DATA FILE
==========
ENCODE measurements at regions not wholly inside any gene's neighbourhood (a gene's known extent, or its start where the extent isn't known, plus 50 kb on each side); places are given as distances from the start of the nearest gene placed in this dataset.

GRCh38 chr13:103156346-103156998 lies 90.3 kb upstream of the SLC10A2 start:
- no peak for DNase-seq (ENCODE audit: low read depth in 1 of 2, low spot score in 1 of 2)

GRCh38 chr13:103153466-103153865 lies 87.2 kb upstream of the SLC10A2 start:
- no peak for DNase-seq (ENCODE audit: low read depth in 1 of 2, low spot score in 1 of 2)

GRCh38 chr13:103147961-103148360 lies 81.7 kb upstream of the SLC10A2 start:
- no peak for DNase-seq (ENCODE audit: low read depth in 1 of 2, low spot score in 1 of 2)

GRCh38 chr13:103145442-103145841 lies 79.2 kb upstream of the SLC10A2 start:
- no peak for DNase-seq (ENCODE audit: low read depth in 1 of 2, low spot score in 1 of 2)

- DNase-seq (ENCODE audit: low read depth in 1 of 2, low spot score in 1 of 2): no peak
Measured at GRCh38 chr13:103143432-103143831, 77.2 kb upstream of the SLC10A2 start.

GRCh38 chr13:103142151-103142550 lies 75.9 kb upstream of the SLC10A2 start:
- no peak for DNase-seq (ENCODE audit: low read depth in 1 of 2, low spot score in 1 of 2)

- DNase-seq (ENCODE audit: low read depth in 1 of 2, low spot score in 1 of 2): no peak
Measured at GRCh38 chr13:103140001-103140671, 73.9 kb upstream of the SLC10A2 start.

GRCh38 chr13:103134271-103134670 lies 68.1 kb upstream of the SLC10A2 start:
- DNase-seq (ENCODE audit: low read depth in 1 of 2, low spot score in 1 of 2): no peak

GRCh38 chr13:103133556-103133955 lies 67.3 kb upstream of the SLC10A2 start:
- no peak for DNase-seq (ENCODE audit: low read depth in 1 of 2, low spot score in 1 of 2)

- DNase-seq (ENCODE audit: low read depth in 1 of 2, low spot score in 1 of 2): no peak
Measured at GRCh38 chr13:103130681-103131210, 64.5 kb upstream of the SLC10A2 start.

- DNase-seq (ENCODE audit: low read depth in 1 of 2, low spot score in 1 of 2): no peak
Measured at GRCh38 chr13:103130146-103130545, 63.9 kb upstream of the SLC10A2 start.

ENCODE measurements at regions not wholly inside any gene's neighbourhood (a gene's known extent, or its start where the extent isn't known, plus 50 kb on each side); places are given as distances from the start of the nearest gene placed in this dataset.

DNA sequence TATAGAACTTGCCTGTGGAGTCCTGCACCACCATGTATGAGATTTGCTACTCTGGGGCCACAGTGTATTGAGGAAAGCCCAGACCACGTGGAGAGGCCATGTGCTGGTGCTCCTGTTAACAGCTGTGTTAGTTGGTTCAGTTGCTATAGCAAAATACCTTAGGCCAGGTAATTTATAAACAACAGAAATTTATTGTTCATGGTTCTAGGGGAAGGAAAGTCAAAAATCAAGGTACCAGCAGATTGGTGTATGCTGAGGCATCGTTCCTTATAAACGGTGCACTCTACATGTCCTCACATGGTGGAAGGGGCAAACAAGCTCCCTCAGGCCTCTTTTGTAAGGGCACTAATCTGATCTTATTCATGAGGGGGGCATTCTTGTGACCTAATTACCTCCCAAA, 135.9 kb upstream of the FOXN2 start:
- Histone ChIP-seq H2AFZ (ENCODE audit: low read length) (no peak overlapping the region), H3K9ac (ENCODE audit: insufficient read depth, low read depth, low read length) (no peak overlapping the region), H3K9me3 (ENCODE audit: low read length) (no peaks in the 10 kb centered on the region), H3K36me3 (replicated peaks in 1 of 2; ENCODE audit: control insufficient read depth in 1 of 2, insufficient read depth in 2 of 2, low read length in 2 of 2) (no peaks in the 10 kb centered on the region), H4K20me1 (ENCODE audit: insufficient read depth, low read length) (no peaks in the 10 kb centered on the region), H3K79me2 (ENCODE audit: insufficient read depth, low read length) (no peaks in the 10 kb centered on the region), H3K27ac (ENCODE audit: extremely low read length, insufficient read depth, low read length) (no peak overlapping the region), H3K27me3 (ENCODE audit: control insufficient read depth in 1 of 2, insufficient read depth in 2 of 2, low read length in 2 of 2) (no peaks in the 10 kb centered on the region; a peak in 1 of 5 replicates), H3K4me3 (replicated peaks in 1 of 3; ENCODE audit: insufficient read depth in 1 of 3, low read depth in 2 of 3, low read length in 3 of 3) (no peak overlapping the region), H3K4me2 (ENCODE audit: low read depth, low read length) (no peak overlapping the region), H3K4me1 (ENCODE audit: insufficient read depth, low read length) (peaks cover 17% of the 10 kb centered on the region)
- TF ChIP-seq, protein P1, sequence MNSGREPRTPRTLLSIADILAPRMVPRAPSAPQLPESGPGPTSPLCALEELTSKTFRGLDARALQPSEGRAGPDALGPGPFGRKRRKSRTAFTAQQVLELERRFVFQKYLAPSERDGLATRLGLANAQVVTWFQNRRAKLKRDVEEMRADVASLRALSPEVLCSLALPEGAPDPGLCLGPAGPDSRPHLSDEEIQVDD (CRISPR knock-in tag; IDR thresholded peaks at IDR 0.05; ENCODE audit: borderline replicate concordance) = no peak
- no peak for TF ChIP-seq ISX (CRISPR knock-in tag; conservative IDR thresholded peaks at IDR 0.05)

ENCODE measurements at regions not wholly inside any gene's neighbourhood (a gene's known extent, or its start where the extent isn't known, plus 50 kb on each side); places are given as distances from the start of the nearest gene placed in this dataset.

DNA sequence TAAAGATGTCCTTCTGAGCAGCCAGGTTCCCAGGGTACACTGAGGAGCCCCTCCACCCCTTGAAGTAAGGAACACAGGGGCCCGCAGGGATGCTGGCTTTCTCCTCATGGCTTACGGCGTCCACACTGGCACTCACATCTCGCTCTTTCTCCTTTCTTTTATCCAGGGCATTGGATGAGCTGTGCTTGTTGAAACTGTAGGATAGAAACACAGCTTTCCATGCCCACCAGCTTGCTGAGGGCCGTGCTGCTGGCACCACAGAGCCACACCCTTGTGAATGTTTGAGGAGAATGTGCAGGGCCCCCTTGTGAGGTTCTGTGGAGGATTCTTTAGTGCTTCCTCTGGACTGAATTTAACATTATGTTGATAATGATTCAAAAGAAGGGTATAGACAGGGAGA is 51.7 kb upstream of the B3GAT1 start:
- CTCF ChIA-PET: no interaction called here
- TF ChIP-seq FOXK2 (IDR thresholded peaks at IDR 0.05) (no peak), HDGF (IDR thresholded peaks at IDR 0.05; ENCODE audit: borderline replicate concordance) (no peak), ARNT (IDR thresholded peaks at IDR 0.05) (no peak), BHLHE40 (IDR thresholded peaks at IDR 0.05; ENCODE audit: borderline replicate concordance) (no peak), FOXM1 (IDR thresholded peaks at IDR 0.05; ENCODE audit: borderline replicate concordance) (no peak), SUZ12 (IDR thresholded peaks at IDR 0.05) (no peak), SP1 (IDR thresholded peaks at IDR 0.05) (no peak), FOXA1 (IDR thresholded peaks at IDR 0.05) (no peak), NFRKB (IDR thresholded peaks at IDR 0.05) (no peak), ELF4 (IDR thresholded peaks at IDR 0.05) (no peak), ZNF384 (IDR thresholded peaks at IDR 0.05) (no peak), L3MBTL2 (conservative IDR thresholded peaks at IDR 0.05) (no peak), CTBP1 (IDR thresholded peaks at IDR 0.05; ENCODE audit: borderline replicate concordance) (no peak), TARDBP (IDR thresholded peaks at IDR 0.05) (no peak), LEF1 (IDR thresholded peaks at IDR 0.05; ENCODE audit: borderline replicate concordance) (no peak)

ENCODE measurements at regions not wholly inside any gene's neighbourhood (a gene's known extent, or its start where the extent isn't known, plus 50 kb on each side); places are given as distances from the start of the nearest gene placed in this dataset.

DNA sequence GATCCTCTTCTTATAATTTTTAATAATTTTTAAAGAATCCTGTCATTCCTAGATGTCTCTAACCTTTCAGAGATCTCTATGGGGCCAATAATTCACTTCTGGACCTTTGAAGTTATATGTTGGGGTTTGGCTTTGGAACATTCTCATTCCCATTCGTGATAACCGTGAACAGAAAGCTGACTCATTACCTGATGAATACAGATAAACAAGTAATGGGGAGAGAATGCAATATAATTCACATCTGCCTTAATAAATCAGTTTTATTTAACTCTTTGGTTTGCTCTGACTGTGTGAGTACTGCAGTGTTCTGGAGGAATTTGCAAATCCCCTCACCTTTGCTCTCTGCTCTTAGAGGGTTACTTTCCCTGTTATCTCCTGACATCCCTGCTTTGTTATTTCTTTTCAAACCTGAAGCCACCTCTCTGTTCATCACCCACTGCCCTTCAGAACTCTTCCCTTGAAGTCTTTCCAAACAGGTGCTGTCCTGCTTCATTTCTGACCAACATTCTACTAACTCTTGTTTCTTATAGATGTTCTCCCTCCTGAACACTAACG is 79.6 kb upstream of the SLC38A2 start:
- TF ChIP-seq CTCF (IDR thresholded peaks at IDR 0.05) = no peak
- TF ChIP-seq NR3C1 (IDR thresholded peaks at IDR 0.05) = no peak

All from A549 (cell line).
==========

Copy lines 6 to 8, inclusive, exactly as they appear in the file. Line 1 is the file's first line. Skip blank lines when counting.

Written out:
GRCh38 chr13:103147961-103148360 lies 81.7 kb upstream of the SLC10A2 start:
- no peak for DNase-seq (ENCODE audit: low read depth in 1 of 2, low spot score in 1 of 2)

GRCh38 chr13:103145442-103145841 lies 79.2 kb upstream of the SLC10A2 start: